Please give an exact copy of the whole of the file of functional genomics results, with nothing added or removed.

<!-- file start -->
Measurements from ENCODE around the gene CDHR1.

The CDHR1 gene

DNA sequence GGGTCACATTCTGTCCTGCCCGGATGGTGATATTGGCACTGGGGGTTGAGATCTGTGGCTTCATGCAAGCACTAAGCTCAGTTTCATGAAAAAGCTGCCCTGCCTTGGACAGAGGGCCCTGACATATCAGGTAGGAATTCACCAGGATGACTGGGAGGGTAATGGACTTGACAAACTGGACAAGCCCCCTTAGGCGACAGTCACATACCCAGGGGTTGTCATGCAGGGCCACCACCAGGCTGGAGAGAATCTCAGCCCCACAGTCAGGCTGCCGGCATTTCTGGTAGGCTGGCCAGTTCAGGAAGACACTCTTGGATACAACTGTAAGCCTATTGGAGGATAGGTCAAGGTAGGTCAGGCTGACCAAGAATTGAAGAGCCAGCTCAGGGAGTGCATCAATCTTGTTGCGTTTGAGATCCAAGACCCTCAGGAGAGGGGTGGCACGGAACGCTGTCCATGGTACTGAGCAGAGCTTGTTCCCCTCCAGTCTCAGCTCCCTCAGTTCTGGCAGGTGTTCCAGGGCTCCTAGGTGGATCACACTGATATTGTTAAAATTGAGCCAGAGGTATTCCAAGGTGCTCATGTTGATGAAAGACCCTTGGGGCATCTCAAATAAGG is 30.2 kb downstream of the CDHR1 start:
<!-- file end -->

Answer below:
Measurements from ENCODE around the gene CDHR1.

The CDHR1 gene

DNA sequence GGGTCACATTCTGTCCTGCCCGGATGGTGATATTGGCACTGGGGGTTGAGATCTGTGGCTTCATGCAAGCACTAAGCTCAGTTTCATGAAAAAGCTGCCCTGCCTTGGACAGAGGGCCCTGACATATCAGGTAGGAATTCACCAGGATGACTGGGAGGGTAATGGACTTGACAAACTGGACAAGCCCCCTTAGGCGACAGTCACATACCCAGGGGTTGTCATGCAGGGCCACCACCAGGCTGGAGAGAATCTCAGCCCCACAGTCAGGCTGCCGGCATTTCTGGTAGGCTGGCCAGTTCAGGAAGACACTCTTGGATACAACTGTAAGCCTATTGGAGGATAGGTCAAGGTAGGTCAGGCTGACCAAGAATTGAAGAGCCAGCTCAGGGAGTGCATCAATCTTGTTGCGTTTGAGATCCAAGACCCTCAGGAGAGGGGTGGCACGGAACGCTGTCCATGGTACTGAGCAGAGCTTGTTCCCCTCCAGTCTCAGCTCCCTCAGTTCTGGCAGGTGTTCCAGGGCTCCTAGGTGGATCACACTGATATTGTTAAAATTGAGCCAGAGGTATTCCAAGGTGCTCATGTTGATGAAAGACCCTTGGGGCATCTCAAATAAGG is 30.2 kb downstream of the CDHR1 start: